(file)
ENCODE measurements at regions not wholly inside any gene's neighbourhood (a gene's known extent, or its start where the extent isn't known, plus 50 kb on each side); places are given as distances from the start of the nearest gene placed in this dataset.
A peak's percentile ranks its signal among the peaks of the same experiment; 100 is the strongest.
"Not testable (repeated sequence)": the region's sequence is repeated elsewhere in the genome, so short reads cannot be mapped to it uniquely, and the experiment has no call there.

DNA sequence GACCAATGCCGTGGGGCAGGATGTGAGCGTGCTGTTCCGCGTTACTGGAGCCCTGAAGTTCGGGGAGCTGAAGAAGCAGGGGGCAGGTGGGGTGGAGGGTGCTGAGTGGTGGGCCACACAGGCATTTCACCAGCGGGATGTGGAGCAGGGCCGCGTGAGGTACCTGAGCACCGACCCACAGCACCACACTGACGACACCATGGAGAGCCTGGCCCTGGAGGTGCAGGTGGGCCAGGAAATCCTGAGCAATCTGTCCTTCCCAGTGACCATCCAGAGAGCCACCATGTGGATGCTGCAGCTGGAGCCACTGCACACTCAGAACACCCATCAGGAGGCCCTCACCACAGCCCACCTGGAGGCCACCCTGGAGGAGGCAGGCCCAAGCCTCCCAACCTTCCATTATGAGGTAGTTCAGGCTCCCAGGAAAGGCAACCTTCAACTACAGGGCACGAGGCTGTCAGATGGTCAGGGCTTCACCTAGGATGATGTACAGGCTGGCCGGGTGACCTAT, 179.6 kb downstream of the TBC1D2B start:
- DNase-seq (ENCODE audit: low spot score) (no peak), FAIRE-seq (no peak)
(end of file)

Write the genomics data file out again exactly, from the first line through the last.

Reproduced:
ENCODE measurements at regions not wholly inside any gene's neighbourhood (a gene's known extent, or its start where the extent isn't known, plus 50 kb on each side); places are given as distances from the start of the nearest gene placed in this dataset.
A peak's percentile ranks its signal among the peaks of the same experiment; 100 is the strongest.
"Not testable (repeated sequence)": the region's sequence is repeated elsewhere in the genome, so short reads cannot be mapped to it uniquely, and the experiment has no call there.

DNA sequence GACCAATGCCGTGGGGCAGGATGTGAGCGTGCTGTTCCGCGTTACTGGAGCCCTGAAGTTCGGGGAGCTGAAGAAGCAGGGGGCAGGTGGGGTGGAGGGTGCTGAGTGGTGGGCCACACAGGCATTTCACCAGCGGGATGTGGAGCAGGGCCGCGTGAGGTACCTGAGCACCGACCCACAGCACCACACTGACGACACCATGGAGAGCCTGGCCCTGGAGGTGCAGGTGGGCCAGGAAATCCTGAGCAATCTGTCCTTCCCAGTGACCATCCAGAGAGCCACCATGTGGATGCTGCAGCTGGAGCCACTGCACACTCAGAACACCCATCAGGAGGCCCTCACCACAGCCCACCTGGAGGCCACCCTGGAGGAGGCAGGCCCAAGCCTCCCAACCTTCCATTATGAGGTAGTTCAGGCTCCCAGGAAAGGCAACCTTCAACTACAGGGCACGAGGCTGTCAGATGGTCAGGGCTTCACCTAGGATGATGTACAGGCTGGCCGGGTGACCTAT, 179.6 kb downstream of the TBC1D2B start:
- DNase-seq (ENCODE audit: low spot score) (no peak), FAIRE-seq (no peak)